What is a Dirty Mojito?

Tricia Christensen
Tricia Christensen

The mojito is the Cuban national drink, and a combination of rum, mint leaves, sugar, soda water, and lime juice. The drink has gained great popularity in the United States as a refreshing and unusual taste of the tropics. It’s also, like most well known drinks, inspired quite a few variations. Among these is the dirty mojito.

Raw sugar, which can be used to make a dirty mojito.
Raw sugar, which can be used to make a dirty mojito.

To make a drink “dirty,” means you may slightly change the color and taste by adding or changing some of the essential ingredients. A dirty martini for instance contains olive juice. There are actually several versions of the dirty mojito. One classic is to use raw sugar instead of white granulated. This gives the drink a very slightly tan or “dirty” color.

A dirty mojito may be served with mint leaves.
A dirty mojito may be served with mint leaves.

Another dirty mojito variant advocates the use of brown sugar. This would change the flavor of the drink possibly more than raw sugar. Brown sugar has a slightly caramel, slightly molasses flavor to it that could add greater complexity to the contrasting lime and mint plus rum flavors.

Most “clean” mojitos are made with white rum, so another way to make the dirty mojito is to use a light amber or darker rum instead. This will really change the color, and with the addition of different tasting sugar will result in both color and flavor changes. Honey is another suggested sweetener, though it should be used sparingly to avoid making the drink too sweet.

Like many mojito recipes, dirty mojitos take a little effort to make. Most cocktail enthusiasts suggest muddling, or somewhat crushing the mint, sugar, lime juice and ice together. Others believe if you do this, you end up with what looks like floating grass in your drink. This might well fit with the description of “dirty” however. Once the muddling process is over, the acid in the lime juice helps to pull out the flavor of the oil in the mint. You can also simply let these ingredients sit for a few minutes if you’d prefer to keep the mint leaves intact.

Add rum, typically a one-ounce (.03 liters) serving, and top the drink off with carbonated water. You can alter amounts of mint, sugar, alcohol, lime juice and soda water to make the dirty mojito stronger in flavor, more boozy, sweeter or cooler. Most people evolve their own recipes when they make these at home. As with the clean mojito, the dirty mojito typically is served in a tall glass and can be garnished with a few mint leaves or a slice of lime.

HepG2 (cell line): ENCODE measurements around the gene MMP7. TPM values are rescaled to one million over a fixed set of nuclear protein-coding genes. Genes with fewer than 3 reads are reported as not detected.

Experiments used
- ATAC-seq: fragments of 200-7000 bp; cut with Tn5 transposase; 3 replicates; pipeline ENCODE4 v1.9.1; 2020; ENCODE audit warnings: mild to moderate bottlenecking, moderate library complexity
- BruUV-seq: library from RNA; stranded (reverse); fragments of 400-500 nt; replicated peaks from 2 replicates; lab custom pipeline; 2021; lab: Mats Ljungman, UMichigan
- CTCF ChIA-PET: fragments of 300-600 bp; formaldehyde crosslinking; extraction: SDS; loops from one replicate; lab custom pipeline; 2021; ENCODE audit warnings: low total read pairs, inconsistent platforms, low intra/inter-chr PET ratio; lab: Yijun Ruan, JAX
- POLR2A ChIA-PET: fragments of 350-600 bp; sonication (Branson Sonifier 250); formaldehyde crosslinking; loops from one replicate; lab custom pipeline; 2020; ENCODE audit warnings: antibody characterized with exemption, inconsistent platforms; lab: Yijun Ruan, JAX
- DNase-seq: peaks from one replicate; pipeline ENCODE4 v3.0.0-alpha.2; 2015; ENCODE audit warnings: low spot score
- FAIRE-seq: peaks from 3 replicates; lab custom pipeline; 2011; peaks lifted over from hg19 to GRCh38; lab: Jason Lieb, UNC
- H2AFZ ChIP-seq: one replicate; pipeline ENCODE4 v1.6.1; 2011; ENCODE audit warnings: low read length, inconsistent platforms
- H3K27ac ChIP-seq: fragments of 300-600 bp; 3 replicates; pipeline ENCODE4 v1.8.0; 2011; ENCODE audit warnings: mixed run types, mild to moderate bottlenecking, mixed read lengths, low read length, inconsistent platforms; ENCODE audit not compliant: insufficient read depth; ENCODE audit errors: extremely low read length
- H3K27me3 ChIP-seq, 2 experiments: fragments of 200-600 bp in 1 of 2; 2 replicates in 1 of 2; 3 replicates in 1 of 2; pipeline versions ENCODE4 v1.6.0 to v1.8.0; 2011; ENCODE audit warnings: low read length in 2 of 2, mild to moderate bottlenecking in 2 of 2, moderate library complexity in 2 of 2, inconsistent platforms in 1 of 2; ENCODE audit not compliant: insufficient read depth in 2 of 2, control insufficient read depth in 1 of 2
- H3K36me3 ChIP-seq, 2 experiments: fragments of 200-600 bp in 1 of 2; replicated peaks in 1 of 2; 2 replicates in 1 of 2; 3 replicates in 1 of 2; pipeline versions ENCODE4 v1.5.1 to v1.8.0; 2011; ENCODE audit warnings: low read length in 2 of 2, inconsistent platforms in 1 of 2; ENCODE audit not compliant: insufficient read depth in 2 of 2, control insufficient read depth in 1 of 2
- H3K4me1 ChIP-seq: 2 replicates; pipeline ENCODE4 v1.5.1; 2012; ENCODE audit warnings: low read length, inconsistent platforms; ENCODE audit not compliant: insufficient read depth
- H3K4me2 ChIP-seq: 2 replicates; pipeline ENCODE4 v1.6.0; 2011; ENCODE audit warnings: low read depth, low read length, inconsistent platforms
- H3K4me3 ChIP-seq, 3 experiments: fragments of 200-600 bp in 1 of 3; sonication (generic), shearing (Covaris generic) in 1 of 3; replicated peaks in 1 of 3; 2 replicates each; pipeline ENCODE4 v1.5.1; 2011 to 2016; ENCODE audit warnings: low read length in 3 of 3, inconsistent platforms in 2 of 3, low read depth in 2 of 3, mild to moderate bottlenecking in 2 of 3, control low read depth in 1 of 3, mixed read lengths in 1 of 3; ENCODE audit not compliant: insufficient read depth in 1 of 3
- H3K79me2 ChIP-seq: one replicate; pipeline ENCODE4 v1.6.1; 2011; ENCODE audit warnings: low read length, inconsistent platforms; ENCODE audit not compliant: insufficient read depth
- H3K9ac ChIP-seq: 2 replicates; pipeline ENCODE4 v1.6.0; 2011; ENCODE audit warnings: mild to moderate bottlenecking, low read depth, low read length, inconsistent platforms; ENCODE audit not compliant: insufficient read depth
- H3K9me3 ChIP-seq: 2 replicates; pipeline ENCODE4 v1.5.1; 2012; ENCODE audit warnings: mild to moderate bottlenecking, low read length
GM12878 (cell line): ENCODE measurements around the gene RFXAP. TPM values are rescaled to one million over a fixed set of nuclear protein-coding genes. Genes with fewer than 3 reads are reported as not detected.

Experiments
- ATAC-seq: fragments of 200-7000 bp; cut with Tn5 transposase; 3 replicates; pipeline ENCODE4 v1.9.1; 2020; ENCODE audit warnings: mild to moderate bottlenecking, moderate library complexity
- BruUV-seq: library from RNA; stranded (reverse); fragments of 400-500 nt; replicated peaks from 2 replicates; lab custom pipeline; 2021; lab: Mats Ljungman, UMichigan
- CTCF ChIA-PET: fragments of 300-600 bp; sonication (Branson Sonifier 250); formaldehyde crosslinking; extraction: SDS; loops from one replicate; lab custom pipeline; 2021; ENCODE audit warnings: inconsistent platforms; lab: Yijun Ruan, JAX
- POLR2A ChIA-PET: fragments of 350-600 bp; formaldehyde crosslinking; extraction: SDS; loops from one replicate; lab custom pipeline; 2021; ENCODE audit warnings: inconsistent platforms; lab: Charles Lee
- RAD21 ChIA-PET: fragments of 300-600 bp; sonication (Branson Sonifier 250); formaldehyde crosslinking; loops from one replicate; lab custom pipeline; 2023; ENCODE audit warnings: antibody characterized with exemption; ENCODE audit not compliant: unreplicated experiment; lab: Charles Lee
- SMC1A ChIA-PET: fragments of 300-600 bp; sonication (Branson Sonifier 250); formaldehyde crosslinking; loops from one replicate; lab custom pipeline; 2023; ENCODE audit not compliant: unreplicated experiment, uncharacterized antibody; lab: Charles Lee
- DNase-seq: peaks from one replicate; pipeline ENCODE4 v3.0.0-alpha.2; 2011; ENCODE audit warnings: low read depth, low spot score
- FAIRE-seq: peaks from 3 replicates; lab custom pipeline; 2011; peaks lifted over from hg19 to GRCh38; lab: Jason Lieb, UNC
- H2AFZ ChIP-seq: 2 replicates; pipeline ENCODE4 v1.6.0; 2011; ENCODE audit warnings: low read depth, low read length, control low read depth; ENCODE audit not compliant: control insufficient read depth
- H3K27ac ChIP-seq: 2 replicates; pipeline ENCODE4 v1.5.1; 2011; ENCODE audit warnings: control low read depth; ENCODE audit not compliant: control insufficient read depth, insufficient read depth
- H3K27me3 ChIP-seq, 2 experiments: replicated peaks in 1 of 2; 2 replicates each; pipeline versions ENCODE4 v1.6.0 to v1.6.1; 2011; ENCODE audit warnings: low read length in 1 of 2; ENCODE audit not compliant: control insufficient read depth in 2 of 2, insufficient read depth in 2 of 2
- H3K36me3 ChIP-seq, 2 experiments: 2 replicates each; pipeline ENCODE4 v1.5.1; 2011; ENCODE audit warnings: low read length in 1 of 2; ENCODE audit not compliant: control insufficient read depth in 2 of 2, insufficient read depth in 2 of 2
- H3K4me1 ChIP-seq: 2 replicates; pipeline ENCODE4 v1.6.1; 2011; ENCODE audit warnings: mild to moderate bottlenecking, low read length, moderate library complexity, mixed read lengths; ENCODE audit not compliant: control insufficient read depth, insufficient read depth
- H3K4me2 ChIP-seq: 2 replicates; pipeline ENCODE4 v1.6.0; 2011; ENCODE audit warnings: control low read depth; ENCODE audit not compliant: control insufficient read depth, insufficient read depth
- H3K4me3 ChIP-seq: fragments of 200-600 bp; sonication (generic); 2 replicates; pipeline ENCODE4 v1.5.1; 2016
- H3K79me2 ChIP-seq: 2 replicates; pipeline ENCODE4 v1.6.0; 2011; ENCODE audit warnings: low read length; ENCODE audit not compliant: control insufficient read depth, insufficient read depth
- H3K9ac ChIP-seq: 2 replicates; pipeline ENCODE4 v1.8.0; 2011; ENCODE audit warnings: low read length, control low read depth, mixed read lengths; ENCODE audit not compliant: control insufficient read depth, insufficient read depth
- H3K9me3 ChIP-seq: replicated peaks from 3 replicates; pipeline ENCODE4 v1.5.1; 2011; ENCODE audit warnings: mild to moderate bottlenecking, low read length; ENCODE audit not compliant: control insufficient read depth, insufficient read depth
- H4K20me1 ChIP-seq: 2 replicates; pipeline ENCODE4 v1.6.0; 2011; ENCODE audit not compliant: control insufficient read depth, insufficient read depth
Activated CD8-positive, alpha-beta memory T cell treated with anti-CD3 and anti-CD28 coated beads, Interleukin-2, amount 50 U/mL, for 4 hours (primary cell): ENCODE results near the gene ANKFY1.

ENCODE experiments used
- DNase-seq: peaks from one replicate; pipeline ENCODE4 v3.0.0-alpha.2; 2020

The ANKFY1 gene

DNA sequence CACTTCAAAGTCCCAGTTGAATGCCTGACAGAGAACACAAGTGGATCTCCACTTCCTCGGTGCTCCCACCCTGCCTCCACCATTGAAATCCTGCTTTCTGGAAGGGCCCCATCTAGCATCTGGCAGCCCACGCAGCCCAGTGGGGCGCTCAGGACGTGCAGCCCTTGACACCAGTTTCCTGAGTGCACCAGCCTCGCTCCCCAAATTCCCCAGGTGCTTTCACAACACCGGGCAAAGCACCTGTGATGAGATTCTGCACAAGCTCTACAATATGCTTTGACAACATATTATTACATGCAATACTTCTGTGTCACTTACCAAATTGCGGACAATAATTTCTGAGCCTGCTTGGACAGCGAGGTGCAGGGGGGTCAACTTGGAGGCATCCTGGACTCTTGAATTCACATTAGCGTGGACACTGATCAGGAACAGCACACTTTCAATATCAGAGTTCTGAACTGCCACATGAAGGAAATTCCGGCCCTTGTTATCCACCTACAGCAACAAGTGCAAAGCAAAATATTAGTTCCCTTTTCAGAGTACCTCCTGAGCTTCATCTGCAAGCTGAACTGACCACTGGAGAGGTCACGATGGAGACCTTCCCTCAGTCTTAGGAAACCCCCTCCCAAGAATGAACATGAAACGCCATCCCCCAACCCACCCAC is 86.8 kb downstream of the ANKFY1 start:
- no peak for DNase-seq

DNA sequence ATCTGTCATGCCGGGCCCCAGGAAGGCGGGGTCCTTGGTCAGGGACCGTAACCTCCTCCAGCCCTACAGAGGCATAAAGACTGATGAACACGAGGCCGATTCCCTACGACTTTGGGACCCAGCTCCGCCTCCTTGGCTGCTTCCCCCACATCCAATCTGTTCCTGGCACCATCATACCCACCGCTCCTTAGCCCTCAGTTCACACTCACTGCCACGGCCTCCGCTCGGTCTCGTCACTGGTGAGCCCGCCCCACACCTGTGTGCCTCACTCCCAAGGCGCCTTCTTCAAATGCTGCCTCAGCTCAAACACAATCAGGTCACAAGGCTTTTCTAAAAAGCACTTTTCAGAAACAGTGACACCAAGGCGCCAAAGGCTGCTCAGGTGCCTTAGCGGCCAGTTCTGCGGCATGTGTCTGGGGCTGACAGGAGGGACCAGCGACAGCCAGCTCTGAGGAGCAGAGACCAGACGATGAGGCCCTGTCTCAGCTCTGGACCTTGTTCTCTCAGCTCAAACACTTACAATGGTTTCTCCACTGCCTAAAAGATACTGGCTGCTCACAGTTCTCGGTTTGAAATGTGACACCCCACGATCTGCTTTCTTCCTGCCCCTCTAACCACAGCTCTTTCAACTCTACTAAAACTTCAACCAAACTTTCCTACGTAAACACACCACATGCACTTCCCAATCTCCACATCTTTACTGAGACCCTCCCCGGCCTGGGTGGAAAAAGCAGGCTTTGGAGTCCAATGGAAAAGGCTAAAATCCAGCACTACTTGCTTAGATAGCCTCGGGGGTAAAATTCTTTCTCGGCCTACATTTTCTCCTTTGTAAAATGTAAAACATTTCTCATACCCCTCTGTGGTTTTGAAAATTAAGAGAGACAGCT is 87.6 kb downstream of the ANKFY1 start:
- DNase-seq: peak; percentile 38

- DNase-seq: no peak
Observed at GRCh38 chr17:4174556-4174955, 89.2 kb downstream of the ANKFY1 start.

The mojito is the national drink of Cuba.
The mojito is the national drink of Cuba.
Tricia Christensen
Tricia Christensen

Tricia has a Literature degree from Sonoma State University and has been a frequent wiseGEEK contributor for many years. She is especially passionate about reading and writing, although her other interests include medicine, art, film, history, politics, ethics, and religion. Tricia lives in Northern California and is currently working on her first novel.

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Discussion Comments


I will say I have tried honey in a drink and absolutely hated it. It felt like it was just something that people would mix into a drink to say they mixed it in. When I had a drink involving honey it did not mix well with the alcohol and just became one of those drinks that I only half finish and get something else instead.


@matthewc23 - I understand how you and Emilski do not like honey in your drinks, but I feel that is a matter of personal opinion.

What the focus should be on is whether to use honey or just darker alcohol to make a dirty mojito. I would say it would simply be easier to use a darker rum in order to make a dirty mojito in your home. However, if someone were at a bar it may be easier for the bartender to simply use honey. Some people like the sweeter taste you get by adding honey to an alcoholic beverage, and I believe that just saying to not add honey to a drink is just a matter of personal taste.


@Emilski - I also would not recommend using honey for a dirty mojito. A mojito is already a pretty sweet drink in the first place and using honey will just make the drink taste even sweeter. That, mixed in with the alcohol, can make the drink not taste very good and maybe even lead to an unpleasant experience like you had.


I would never recommend using honey to make a dirty mojito. Honey is very sweet and when it is mixed with alcohol it can be a very bad combination. I once tried it and got sick simply because the honey was a bad combination with the drink, but that is just coming from my personal experience.

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